- Form a parenting plan (child care, after school care, transportation, pediatrician, etc.).
- Who is more stable and/or can provide the best home for the child (ren)?
- Where has the child (ren) been attending school? Is it possible to keep the child in the same school district?
- Prepare a chronology of events leading up to the divorce including treatment of the child(ren), time spent with the child(ren), activities with the child(ren), the child(ren)’s schedule.
- Consider if a home study should be prepared regarding each home of the child.
- Consider whether a psychological evaluation should be done on the mother?
- Is drug testing necessary? (Be sure to request hair follicle drug testing.)
- Is there an alcohol or other addiction problem in the home?
- Who can provide the best moral upbringing for the children?
- Is there evidence such as pictures, video tapes, etc. that may help your case?
- Avoid unnecessary compromising photos or data on Facebook or other social networking sites.
List any other relevant issues you feel may be important to your child custody case before you meet with an attorney about your rights as a father.
It has now been more than 20 years since child psychiatrist, Richard A. Gardner, introduced the term of Parental Alienation Syndrome (PAS). Dr. Gardner defined PAS as a disorder that arises in divorce or child custody disputes, when one parent deliberately damages, or destroys the previously healthy and loving relationship between the child and the child’s other parent. The main manifestation is the child’s own sudden or atypical campaign of denigration against the targeted parent without any justification.
Parental Alienation Syndrome is an evil, yet common and effective device for gaining custody of a child. Through systematic alienation, the alienating parent may slowly brainwash a child against the targeted parent. The alienating parent involved in these abusive behaviors usually gains misplaced and deleterious loyalty of the child.
The main problem with PAS is that the child actually participates in the denigrating of the alienated parent.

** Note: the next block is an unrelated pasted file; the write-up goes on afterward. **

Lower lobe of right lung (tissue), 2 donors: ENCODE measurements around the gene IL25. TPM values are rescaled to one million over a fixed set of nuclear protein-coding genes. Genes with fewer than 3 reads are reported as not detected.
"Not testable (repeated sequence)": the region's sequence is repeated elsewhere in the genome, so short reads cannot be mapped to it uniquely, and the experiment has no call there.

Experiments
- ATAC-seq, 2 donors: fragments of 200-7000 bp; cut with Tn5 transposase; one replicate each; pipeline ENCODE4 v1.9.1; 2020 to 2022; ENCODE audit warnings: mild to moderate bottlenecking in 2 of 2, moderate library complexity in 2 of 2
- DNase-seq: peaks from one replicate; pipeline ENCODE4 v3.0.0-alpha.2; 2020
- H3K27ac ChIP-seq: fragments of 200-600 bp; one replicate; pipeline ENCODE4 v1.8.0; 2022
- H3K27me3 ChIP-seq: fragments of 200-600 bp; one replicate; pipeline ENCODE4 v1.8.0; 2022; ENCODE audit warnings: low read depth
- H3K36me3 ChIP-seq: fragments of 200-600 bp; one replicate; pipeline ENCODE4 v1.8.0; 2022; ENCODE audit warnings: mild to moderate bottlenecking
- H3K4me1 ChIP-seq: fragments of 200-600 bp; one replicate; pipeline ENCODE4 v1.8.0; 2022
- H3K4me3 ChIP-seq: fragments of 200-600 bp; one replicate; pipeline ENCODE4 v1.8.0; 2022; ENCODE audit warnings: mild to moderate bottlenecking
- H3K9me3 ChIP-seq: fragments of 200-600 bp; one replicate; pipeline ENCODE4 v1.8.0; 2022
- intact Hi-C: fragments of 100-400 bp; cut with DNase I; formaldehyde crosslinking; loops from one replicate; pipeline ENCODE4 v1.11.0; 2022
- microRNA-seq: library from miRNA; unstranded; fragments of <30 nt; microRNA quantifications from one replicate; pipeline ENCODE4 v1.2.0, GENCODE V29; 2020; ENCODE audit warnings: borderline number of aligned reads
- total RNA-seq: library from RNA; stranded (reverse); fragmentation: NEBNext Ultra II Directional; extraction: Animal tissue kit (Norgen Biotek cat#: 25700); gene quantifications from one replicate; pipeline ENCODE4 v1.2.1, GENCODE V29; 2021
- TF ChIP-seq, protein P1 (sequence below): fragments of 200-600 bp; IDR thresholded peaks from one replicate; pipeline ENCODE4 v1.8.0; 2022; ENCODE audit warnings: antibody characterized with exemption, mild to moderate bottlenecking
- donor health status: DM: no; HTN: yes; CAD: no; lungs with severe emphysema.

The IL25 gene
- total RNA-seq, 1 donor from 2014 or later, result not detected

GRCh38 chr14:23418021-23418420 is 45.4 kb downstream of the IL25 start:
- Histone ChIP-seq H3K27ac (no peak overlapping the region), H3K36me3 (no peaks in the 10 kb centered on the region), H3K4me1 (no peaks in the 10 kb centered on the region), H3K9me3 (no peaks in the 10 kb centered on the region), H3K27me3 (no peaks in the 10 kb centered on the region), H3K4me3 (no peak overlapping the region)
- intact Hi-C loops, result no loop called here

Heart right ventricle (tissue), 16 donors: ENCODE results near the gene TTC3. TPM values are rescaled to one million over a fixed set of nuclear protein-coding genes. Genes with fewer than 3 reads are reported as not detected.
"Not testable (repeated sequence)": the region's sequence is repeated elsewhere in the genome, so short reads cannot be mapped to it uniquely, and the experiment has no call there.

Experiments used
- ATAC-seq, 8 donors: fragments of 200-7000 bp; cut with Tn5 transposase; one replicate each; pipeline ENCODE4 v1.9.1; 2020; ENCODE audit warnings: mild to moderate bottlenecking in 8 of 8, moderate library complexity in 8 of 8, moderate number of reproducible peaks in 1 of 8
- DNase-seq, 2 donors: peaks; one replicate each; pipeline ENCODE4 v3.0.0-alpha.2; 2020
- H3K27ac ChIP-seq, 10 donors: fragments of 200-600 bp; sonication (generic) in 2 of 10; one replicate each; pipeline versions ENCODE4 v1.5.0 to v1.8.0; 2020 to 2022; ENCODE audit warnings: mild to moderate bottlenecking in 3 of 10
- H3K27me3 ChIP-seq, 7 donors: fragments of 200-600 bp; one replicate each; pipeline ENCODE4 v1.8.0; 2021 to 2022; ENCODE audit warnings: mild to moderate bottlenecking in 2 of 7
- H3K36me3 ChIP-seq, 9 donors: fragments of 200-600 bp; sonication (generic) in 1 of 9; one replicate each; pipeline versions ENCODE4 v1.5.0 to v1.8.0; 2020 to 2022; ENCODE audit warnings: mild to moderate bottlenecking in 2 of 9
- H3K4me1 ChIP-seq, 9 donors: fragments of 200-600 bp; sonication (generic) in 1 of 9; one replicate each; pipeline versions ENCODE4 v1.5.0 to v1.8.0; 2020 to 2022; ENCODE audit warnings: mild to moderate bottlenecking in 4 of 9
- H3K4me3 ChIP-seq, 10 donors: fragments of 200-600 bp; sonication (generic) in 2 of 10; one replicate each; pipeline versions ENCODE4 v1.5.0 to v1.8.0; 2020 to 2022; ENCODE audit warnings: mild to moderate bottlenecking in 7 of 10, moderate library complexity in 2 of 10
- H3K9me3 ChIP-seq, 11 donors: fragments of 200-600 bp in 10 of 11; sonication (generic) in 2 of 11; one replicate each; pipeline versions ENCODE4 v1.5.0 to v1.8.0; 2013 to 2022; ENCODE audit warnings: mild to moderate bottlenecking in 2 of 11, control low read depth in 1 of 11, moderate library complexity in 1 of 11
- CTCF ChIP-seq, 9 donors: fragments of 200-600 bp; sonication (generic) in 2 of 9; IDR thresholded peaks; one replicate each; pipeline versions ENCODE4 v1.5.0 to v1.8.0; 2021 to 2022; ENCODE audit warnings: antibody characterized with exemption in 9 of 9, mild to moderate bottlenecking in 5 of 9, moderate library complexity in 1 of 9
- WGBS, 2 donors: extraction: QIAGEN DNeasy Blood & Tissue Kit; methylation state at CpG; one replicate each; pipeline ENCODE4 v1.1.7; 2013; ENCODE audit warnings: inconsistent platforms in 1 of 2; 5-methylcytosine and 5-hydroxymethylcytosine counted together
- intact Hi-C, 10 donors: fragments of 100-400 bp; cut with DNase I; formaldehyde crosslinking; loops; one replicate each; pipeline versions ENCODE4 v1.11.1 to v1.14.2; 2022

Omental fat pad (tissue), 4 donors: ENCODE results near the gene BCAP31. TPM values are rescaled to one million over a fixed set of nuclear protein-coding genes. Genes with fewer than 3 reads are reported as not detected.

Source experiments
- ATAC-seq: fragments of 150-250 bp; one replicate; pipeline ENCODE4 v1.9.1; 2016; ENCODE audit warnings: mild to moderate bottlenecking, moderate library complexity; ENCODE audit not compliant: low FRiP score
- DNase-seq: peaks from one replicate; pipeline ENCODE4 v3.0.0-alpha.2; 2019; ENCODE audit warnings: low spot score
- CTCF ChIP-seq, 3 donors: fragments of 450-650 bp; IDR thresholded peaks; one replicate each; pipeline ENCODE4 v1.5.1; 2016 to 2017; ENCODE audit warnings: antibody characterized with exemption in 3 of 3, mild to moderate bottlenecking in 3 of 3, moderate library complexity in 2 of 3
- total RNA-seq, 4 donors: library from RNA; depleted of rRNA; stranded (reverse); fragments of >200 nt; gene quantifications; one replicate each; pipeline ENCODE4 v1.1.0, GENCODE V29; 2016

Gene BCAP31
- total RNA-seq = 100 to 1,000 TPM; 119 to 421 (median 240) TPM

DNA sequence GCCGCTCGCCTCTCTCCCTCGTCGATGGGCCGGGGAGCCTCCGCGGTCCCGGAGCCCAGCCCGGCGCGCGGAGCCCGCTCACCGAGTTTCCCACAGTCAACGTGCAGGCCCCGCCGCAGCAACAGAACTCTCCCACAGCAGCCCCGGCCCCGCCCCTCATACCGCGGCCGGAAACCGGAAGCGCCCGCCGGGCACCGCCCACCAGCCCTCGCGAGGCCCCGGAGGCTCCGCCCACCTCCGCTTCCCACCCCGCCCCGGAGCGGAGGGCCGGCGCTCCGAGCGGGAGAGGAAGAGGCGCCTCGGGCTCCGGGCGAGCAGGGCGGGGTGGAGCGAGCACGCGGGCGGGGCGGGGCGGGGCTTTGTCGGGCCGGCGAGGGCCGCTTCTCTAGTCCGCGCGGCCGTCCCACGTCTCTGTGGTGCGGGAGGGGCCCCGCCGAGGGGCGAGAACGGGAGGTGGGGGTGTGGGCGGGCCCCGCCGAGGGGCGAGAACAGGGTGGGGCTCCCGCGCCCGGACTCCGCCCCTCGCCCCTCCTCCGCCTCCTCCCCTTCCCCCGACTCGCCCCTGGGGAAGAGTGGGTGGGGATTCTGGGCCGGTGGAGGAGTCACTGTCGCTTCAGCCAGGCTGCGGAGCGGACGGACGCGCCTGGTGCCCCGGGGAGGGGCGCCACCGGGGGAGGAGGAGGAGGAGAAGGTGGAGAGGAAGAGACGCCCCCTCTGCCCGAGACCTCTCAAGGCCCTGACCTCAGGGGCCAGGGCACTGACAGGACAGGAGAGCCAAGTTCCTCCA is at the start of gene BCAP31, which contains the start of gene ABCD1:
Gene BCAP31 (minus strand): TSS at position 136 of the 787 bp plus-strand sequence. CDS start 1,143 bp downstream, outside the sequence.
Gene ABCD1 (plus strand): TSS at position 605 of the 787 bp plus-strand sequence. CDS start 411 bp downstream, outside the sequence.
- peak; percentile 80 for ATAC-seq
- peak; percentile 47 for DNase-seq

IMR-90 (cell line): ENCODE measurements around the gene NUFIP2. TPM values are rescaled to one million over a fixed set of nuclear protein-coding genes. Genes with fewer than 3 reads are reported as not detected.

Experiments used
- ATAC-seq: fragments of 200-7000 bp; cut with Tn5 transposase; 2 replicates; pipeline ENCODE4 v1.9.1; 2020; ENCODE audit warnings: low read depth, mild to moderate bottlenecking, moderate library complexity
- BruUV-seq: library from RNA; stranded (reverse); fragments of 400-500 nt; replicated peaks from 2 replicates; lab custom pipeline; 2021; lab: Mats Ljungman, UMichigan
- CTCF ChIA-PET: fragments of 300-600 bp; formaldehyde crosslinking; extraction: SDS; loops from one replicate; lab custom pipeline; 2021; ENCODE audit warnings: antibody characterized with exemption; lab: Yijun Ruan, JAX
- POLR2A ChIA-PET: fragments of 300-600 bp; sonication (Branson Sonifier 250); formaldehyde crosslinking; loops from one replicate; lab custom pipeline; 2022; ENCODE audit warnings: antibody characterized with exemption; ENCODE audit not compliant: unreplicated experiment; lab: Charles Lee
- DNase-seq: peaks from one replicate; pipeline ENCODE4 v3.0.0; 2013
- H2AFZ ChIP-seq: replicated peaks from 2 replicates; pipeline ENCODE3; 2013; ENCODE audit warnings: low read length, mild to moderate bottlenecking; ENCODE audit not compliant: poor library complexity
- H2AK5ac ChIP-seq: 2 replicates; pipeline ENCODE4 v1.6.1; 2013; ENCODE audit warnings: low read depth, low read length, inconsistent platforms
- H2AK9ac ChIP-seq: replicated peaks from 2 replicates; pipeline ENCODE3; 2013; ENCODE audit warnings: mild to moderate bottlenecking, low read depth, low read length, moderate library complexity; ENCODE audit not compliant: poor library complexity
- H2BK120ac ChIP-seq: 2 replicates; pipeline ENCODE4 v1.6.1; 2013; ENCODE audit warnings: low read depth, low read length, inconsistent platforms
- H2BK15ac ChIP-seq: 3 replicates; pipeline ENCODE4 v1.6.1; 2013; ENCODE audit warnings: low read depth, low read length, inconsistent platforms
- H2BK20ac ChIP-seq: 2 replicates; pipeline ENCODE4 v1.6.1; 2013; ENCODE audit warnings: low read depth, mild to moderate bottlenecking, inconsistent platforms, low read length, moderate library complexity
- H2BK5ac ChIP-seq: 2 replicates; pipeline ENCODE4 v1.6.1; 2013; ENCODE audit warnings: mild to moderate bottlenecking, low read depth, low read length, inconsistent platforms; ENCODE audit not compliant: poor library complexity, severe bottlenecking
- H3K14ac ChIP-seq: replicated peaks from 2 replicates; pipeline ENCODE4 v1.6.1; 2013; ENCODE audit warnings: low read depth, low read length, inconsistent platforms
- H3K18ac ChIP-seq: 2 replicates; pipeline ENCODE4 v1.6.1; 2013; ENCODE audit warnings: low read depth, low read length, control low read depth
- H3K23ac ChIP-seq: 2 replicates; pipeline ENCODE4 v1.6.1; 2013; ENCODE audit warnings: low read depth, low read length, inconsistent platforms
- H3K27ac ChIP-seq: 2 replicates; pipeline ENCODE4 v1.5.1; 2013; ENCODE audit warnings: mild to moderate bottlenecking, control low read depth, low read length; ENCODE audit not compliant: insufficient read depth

The main areas of denigration from the child are:
- The child supports and tries to protect the alienating parent.
- The child express the ideas of denigration of the target parent as his/her own idea.
- The child gives weak and absurd reasons for his/her anger towards the alienated parent.
- The child uses situations and scenarios that he/she could not have experienced
- The child uses foul and often atypical language and server behavior to denigrate the targeted parent.
- The child has no guilt over his/her cruelty towards the alienated parent and expresses hate for the parent.
Children who live in alienated family situations are usually unable to form healthy relationships with either parent.
Main areas of concern for these children impacted by Parental alienation are:
- Aggression and conduct disorder
- Disregard for social norms and authority, adjustment difficulties
- Emotional Distress, Anxiety, Depression, and Self Hate
- Lack of remorse or guilt
- Poor reality testing and unreasonable cognitive operations
- Low self- esteem or inflated self-esteem, Pseudo- maturity
Children displaying some or all of these symptoms need professional and legal help. Parental Alienation Syndrome is sometimes recognized by the courts but is very difficult to define and most cases requires bringing in County Social Services, Child Protective Services, and /or other family therapy professionals.
Your child desperately needs your help, no matter how bad the situation is. IT IS NOT THE TIME TO GIVE UP YOUR PARENTAL RIGHTS! Contact an attorney and discuss your options on how to help your child and moving forward to solve this legal situation.